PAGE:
In 2018 I conducted an independent review for the Government exploring how to open up public appointments to disabled people. I made several practical recommendations covering data collection and transparency, methods of attracting and nurturing talent and best approaches and adjustments at application and interview stage. I was delighted that the government accepted the principle of all my recommendations, less happily, they have been far less forthcoming on implementation.

One of the key issues is data and transparency. Any Head of Diversity and Inclusion will tell you that in order to open up opportunities to under-represented groups – obviously including not only disability but often ethnicity, gender, sexuality age and class – you must identify and measure gaps in an organisation so that you can build structures and policies to address those gaps. This is exactly the point of the introduction of gender pay gap reporting.  

In terms of the Public Appointments process existing disability data is collected at application through a diversity monitoring form. In my initial 2018 report I found that although reporting rates for new appointees did improve slightly year on year, serious issues remained: appointees are seldom asked again, the form is inconsistently used, there is no mandation and there is imperfect accessibility.

My review suggested retaining the self-identifying disability question but adding a list of example conditions and a definition. Instead, the Government has decided to replace the disability question with an ONS-style two step question. The Welsh authorities have decided not to adopt the new question and this year’s data, published today, shows that the new public appointees who reported on disability were using both questions. We we cannot now track progress from last year. The cohort is split, and rates are different for each group.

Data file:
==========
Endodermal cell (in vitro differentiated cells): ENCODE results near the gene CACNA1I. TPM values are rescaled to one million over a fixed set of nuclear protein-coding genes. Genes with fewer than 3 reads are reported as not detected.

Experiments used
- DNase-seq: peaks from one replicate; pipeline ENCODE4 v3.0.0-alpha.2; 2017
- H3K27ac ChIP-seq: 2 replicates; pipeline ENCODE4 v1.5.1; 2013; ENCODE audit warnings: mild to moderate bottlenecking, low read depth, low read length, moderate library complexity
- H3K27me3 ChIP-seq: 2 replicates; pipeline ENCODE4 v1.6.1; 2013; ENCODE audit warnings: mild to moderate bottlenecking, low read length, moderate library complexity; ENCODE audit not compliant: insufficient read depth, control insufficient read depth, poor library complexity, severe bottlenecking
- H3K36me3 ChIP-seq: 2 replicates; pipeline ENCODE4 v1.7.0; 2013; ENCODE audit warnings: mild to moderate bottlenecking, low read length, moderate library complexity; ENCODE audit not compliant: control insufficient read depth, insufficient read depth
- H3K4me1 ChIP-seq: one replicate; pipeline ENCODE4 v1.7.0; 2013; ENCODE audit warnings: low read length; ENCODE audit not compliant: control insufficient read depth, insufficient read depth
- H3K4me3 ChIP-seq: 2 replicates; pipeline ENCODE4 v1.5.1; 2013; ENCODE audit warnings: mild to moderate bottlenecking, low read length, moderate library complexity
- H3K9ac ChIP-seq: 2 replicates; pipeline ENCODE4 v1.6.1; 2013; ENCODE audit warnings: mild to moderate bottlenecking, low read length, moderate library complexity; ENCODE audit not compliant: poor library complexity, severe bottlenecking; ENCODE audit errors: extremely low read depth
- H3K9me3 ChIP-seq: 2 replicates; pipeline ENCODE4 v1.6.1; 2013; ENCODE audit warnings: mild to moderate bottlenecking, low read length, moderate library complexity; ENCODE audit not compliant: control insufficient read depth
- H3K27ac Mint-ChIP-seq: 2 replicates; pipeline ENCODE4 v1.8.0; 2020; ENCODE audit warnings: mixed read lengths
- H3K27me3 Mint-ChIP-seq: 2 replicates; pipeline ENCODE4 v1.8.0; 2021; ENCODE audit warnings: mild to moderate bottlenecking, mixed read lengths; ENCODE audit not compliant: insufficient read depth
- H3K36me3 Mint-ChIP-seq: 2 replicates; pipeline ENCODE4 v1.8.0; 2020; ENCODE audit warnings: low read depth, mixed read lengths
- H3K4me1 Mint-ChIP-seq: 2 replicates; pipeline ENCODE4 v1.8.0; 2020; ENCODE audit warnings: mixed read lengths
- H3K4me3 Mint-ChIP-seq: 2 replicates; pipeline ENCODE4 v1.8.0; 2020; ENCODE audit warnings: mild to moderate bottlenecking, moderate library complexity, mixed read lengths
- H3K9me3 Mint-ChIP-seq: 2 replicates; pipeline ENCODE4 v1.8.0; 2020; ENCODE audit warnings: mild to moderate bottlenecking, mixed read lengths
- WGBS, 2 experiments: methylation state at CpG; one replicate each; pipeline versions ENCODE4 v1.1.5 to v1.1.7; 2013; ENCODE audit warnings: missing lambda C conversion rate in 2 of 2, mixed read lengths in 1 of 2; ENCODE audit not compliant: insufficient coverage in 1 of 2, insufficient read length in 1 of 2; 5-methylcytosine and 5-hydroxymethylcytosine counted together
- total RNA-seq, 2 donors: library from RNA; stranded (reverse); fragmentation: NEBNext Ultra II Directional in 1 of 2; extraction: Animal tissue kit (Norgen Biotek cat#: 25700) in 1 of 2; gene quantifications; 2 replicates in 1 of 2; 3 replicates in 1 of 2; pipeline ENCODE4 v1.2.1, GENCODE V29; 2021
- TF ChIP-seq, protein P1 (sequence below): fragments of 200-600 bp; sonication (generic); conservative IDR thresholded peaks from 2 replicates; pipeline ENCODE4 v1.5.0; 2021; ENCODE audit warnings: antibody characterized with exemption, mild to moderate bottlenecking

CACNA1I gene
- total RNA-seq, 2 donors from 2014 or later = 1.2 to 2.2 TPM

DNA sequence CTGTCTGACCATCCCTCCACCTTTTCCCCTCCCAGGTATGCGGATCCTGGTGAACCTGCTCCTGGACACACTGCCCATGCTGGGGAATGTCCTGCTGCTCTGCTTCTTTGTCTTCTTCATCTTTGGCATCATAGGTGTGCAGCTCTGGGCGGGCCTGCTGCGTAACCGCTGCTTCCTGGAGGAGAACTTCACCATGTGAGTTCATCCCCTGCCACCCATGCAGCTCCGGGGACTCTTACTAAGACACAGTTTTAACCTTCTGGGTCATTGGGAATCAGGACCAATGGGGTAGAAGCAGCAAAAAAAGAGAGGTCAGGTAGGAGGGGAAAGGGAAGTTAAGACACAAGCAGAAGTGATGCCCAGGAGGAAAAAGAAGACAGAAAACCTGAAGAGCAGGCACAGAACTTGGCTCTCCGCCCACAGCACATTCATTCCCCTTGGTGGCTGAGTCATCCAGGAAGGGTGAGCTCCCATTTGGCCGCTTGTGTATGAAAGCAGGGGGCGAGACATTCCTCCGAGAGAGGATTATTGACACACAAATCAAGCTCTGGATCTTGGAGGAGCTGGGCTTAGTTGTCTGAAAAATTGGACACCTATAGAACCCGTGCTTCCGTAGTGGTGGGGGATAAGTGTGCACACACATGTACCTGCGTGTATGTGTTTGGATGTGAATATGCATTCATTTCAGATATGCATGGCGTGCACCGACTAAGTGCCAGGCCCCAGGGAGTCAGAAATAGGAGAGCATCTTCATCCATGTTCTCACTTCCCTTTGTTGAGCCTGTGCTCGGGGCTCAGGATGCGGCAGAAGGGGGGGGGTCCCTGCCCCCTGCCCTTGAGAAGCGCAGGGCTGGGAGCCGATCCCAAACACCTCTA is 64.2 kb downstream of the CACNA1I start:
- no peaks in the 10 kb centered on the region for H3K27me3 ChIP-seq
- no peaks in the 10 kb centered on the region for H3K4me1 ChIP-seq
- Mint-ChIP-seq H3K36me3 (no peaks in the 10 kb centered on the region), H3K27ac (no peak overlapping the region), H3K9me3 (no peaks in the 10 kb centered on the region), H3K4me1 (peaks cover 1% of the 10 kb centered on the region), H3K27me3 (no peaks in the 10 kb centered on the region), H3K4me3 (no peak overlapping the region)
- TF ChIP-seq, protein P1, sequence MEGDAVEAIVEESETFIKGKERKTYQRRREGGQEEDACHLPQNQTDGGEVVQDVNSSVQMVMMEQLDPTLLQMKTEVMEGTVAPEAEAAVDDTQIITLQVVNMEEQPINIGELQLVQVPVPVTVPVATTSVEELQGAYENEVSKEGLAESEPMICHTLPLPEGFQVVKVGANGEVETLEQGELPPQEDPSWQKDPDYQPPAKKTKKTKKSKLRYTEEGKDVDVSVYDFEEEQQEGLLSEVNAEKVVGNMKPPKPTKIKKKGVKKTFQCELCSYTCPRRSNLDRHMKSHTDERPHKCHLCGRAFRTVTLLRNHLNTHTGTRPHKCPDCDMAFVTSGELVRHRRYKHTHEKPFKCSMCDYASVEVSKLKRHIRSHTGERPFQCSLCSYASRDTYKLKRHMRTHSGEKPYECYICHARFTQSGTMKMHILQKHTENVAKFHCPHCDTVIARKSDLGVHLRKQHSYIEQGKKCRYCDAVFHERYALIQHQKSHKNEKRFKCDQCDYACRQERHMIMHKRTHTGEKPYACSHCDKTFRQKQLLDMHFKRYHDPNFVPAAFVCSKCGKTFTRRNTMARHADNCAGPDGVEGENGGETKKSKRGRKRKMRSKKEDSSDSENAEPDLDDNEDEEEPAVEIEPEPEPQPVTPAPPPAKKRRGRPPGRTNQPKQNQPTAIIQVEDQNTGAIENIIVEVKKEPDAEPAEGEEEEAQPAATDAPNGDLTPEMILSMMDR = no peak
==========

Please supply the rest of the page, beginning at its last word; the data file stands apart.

The Commissioner for Public Appointments, Peter Riddell has highlighted the problem in his annual report.

“the data integrity on this metric is questionable and should be reported with care. OCPA will continue to press all departments to phase out the single
stage question as soon as possible to enable more meaningful comparison between representation of people with disabilities in appointments with our society as a whole, which is now measured using the ONS two stage question as standard.”

OCPA 2020/21 Annual Report, Published today, 23 September 2021

My review noted that poor data quality was responsible for the lack of transparency and optimistically concluded that this should be remedied once the data improves. Three years later, the partial roll out of the new disability question has done the opposite – rather than progress on data quality and transparency the need to split the data according to which question was answered has made the data meaningless. Instead of being able to compare data with last year it’s a whole new (incomplete) metric!!

Linked In research has found the number of people with the title ‘head of diversity’ more than doubled worldwide between 2015 and 2020, while the ‘director of diversity’ title rose 75% and chief diversity officer rose 68%. Whether or not this is evidence that organisations are making real progress on inclusion is yet to be seen but it’s a positive indicator. The Government has a real opportunity to be at the forefront of best practice here and are already showing the way with gender pay gap legislation.

The Government have excellent intentions, commitment to the principles of diversity and inclusion, an action plan on opening up public appointments to disabled people provided by my review recommendations, a population suddenly and dramatically more prepared to work in creative and flexible ways. I sincerely hope this means that action will now follow.

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